My #Agile metaphor – La Sagrada Familia


While I was brushing up my presentation for SQL Saturday in Madision, I came across what I felt was a wonderful metaphor for Agile.

La Sagrada Familia

I first became aware of La Sagrada Familia thanks to the iconic album ‘Gaudi’ by the Alan Parsons Project. I was intrigued by the title track and immediately started reading up on Antonio Gaudi and the passion he had. On a side note, I must have read at least 10 books based on Alan Parson songs, but I digress. 🙂

If you haven’t heard of La Sagrada Familia, it is an architectural marvel in the city of Barcelona in Spain. It was built starting in 1882 and still is not completed. The latest estimates peg the completion date somewhere around 2026. (The centenary of Antonio Gaudi’s death) The building and undertaking is so large that parts of the church are undergoing restoration while new construction is going on. It is an absolute marvel of construction and a testament of what can be achieved by a community.

Comparison to Agile

I love the metaphor of the La Sagrada Familia to Agile as Antonio Gaudi did not set out to build a church. Actually, Antonio Gaudi did not even start the project. He became the architect two years after the construction was started by Josep Maria Bocabella. Antonio Gaudi took over control of the design in 1884 and changed the design to be more grandiose and ultimately something that he knew would never be completed in his lifetime. This was a passion for him and he saw it as a calling that he knew he would never finish. He knew that the church was more than he could hope to complete, but he continued create and build onto the church right until his final days. The work on La Sagrada Familia has continued right until the current days with a multitude of people contributing and adding onto the design.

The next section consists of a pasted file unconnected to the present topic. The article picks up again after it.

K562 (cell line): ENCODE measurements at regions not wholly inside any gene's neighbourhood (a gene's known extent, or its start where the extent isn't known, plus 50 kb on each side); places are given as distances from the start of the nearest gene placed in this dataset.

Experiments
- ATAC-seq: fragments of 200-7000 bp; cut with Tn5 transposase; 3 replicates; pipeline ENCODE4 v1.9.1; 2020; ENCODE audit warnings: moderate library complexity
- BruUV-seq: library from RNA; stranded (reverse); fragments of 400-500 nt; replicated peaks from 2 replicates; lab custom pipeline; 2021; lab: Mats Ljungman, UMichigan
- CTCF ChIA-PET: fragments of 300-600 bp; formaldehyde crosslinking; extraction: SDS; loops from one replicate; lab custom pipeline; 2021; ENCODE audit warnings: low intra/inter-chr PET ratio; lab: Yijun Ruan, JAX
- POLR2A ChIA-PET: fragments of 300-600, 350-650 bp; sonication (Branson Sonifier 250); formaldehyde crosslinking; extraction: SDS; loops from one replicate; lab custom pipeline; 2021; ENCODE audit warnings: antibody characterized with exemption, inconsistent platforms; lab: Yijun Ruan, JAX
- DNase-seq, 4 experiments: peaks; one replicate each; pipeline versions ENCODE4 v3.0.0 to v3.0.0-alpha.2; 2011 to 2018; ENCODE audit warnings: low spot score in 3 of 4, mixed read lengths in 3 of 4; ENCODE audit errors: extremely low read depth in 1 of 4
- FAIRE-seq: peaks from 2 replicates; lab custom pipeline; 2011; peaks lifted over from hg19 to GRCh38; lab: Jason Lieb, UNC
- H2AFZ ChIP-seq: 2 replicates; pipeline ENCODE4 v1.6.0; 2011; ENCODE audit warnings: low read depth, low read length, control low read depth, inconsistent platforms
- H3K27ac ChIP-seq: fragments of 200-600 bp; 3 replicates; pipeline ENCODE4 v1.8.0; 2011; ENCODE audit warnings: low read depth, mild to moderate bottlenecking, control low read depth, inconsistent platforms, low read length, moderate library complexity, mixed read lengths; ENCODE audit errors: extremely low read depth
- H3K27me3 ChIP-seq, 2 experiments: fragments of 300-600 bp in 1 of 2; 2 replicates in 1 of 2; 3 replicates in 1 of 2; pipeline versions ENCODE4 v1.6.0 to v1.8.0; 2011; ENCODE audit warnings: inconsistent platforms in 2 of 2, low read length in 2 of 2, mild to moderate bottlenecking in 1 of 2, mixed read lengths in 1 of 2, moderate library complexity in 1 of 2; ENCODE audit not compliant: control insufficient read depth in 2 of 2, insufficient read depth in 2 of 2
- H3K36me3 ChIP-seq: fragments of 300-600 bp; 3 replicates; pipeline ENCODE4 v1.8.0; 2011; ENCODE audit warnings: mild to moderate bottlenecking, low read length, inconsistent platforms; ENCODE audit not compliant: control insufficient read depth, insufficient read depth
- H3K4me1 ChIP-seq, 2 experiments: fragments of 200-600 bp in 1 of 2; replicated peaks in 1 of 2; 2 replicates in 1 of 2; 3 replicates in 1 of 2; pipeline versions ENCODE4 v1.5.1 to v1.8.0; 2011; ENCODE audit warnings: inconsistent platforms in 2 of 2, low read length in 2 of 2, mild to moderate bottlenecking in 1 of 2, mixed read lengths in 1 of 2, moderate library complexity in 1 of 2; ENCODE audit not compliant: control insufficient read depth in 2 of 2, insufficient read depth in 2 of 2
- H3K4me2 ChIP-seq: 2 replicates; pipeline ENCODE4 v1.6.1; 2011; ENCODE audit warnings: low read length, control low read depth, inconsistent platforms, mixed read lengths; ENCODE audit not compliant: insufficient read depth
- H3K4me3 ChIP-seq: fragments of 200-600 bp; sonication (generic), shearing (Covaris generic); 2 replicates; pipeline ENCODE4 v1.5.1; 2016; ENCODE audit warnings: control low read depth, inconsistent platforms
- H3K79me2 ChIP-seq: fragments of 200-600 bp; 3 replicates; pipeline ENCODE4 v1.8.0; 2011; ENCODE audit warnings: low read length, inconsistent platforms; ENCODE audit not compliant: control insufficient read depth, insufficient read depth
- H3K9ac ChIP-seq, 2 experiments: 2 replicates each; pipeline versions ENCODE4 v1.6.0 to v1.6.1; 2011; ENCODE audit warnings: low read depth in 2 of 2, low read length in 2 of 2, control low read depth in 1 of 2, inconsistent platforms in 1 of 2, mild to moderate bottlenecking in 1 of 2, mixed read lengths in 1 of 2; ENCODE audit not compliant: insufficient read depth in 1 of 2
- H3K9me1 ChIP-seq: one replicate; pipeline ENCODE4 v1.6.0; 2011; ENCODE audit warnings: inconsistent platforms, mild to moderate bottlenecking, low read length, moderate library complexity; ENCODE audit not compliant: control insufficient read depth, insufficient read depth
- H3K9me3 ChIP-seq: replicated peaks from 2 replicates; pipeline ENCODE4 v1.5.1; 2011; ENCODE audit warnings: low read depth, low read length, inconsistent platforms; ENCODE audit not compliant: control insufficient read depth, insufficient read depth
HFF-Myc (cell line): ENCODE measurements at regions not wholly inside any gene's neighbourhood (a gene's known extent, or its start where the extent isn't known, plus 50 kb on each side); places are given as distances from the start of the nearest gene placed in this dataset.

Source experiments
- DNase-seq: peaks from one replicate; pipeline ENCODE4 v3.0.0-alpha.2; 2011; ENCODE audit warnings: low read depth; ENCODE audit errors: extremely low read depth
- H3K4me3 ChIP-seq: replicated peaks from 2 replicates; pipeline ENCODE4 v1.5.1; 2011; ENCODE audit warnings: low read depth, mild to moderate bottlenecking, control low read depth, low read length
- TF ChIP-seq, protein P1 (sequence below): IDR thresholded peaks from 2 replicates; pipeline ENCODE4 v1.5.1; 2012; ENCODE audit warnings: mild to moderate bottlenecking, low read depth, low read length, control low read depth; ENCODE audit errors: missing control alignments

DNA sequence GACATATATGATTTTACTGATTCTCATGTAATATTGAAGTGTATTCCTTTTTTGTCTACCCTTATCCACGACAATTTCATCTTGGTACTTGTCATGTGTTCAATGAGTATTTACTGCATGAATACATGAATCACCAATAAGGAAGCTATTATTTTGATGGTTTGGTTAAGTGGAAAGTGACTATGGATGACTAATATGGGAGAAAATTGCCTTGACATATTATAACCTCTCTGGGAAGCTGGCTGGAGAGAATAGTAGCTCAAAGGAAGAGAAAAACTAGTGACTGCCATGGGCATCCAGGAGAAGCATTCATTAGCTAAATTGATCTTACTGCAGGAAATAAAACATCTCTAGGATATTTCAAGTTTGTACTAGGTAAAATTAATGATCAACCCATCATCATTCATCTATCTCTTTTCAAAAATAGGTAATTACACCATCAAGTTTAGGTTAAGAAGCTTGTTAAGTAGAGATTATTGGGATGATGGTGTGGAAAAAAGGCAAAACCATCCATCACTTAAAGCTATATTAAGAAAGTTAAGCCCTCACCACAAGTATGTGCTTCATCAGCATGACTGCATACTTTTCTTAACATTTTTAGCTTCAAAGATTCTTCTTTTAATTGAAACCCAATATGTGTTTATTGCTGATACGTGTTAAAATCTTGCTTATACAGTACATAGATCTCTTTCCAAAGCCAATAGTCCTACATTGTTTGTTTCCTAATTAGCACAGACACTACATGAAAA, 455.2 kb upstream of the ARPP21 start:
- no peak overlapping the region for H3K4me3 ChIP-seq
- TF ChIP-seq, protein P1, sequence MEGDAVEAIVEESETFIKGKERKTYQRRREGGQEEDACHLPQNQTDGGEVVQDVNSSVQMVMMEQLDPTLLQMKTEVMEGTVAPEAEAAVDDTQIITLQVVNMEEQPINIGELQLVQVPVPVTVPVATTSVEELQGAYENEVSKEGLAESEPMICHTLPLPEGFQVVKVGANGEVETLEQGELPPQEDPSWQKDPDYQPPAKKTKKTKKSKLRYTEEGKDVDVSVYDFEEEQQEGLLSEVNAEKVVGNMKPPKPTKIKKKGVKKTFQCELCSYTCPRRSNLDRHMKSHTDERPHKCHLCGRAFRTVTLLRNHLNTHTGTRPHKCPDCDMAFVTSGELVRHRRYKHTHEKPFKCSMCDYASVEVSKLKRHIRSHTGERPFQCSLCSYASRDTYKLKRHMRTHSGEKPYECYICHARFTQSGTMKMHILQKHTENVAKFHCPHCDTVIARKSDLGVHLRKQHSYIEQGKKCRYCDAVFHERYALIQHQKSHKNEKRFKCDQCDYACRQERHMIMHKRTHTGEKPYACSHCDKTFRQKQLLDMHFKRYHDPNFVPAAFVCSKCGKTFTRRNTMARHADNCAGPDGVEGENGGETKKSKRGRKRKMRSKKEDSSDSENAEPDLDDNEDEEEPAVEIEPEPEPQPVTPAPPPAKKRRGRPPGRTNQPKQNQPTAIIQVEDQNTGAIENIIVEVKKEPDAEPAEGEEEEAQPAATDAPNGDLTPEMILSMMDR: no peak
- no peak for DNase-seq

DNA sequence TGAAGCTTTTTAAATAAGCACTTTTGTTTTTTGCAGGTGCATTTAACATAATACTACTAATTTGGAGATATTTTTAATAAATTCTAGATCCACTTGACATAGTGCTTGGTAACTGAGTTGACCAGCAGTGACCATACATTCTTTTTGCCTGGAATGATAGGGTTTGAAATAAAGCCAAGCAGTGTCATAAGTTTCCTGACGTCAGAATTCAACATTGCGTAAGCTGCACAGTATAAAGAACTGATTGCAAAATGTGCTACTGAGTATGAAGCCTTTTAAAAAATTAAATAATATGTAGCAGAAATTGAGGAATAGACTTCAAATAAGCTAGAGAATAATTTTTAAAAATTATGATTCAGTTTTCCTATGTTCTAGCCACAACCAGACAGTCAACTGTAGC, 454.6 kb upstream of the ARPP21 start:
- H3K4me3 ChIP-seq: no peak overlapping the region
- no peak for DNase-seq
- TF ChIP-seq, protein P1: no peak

To tell you the truth I hope they never complete the construction. It would take away the majesty and wonder.

I see the construction of La Sagrada Familia similar to work we have all contributed to Agile since the Agile Manifesto. Agile was created by a small group of individuals in an attempt to create something larger than themselves that they had a great passion for. Likewise, they also believed that Agile wasn’t something that would ever be complete. The work of adding and enhancing Agile will always continue. No matter how many days have passed, there is always more to do and improvements that need to be done. Although the work was started by a smaller group of individuals, they have given the idea to the community at large and all of us continue to contribute to Agile and grow the idea. No one person owns the idea and concept, it is owned and is being built on by all of us.

And just like La Sagrada Familia, I sincerely hope we will never consider it to be complete.

Author: Terry Bunio

Terry Bunio is passionate about his work as the Manager of the Project Management Office at the University of Manitoba. Terry oversees the governance on Information Technology projects to make sure the most important projects are being worked on in a consistent and effective way. Terry also provides leadership on the customized Project Methodology that is followed. The Project Methodology is a equal mix of Prince2, Agile, Traditional, and Business Value. Terry strives to bring Brutal Visibility, Eliminating Information islands, Right Sizing Documentation, Promoting Collaboration and Role-Based Non-Consensus, and short Feedback Loops to Minimize Inventory to the Agile Project Management Office. As a fan of pragmatic Agile, Terry always tries to determine if we can deliver value as soon as possible through iterations. As a practical Project Manager, Terry is known to challenge assumptions and strive to strike the balance between the theoretical and real world approaches for both Traditional and Agile approaches. Terry is a fan of AWE (Agile With Estimates), the Green Bay Packers, Winnipeg Jets, and asking why?

One thought on “My #Agile metaphor – La Sagrada Familia”

  1. Hi Terry,

    I did notice that before architects were also project managers. I wonder why that has changed – because when it was the case, giant construction projects were accomplished efficiently.


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